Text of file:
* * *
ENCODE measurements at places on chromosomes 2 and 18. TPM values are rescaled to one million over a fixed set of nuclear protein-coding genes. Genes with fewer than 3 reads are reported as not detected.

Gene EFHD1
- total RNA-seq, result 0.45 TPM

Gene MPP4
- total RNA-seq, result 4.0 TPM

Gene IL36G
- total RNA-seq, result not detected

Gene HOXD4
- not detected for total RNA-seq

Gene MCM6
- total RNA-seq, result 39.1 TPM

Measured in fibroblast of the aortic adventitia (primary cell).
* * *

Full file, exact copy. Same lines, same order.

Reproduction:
ENCODE measurements at places on chromosomes 2 and 18. TPM values are rescaled to one million over a fixed set of nuclear protein-coding genes. Genes with fewer than 3 reads are reported as not detected.

Gene EFHD1
- total RNA-seq, result 0.45 TPM

Gene MPP4
- total RNA-seq, result 4.0 TPM

Gene IL36G
- total RNA-seq, result not detected

Gene HOXD4
- not detected for total RNA-seq

Gene MCM6
- total RNA-seq, result 39.1 TPM

Measured in fibroblast of the aortic adventitia (primary cell).